The latest annual “F as in Fat” report from the Trust for America’s Health (TFAH) rehashed the same half-truths about Americans getting fatter that the group trotted out in 2005. Unfortunately for them, we have the half they left out.

The core flaw of TFAH’s report hasn’t changed in the three years that they’ve been publishing it: It relies on the dubious Body Mass Index (BMI) as a reliable indicator of health. This is the same measure that calls President Bush “overweight” and Governor Schwarzenegger “obese,” but it gets worse.

Writing in the International Journal of Obesity, Dr. David Cundiff suggested “abandoning the use of the BMI as a surrogate for physical inactivity and poor diet.” Similarly, Dr. Maria Franzosi wrote in The Lancet that “BMI can definitely be left aside as a clinical and epidemiological measure of cardiovascular risk.” Furthermore, this month the British medical journal The Lancet published a review of 40 obesity studies which found that “overweight” (as designated by the BMI) is in fact the healthiest weight category, healthier than “normal” or “obese” weights.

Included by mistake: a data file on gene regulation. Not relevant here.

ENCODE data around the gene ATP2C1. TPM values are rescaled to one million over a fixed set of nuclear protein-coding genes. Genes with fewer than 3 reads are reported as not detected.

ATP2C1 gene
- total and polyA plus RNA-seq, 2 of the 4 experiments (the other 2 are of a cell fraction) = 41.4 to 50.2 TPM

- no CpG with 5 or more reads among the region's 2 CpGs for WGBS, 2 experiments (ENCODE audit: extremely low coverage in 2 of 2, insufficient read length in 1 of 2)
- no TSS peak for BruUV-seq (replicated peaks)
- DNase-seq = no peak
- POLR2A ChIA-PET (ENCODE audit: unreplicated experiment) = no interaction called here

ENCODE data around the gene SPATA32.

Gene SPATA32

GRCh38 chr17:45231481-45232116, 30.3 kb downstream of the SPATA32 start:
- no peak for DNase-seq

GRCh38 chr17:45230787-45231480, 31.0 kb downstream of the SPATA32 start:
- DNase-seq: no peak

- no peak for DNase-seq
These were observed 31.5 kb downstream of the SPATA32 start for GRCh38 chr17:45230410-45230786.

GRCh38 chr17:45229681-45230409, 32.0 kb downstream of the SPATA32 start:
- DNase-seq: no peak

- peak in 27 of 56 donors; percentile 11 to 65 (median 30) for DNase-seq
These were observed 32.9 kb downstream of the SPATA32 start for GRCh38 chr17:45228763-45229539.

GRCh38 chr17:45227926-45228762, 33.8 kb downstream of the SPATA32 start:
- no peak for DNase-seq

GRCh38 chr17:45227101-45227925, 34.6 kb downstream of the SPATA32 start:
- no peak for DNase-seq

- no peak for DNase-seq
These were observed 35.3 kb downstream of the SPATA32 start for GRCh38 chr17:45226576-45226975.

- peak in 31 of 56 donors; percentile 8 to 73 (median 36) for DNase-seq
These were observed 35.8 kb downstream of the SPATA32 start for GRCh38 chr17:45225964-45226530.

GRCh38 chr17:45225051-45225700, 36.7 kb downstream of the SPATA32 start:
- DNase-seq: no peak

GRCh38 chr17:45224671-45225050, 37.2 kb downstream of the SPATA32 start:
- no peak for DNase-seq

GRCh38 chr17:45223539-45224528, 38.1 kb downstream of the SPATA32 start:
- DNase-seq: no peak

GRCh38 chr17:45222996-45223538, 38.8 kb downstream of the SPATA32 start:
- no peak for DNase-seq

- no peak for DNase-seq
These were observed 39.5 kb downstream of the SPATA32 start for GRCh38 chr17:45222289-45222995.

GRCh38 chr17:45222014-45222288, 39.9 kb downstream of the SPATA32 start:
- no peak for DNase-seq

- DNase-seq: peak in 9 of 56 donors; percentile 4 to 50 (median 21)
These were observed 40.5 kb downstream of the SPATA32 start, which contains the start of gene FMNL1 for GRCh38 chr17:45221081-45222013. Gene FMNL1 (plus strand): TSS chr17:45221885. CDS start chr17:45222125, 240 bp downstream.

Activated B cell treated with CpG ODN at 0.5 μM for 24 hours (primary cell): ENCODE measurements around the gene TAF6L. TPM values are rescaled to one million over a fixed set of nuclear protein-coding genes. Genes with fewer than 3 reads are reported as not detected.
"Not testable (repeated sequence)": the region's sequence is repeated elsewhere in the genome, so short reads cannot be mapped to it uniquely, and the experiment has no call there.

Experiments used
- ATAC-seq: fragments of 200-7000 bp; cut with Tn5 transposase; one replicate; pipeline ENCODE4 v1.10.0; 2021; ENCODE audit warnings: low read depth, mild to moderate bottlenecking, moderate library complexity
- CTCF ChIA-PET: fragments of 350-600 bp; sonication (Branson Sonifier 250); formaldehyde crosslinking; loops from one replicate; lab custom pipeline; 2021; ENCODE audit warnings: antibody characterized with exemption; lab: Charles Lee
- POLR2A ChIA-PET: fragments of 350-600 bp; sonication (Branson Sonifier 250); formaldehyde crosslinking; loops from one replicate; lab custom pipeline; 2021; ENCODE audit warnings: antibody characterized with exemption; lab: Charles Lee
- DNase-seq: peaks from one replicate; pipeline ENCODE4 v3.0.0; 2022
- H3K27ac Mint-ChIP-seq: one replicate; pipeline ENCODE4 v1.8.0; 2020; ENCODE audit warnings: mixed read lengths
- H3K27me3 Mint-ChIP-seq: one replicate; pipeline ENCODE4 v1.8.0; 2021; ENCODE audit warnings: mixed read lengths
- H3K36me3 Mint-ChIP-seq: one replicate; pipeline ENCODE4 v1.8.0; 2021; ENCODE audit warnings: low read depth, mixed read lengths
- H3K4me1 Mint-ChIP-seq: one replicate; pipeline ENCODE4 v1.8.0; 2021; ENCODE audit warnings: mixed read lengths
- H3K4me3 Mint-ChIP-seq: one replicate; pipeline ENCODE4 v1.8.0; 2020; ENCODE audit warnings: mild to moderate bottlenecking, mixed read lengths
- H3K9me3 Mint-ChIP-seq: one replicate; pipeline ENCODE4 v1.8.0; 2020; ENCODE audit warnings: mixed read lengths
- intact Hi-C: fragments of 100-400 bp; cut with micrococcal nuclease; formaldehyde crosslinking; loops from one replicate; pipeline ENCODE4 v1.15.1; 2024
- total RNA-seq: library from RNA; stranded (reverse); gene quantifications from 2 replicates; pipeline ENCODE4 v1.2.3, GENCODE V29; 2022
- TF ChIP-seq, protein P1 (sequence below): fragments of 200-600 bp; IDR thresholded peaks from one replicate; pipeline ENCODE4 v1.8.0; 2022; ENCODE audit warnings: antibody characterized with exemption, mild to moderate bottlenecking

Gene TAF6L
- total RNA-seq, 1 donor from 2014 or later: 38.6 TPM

While it’d be premature to draw a sweeping conclusion here, the one intriguing thing that TFAH’s report may have to offer is the significant disparities in obesity rates in different states. It would seem to cast doubt on the activist hypothesis that “corporate food” is to blame for obesity in America, since places like Safeway and McDonald’s are distributed pretty evenly all throughout the country, but obesity isn’t. Could it be possible that differing rates of physical activity in these states leads to differing rates of obesity?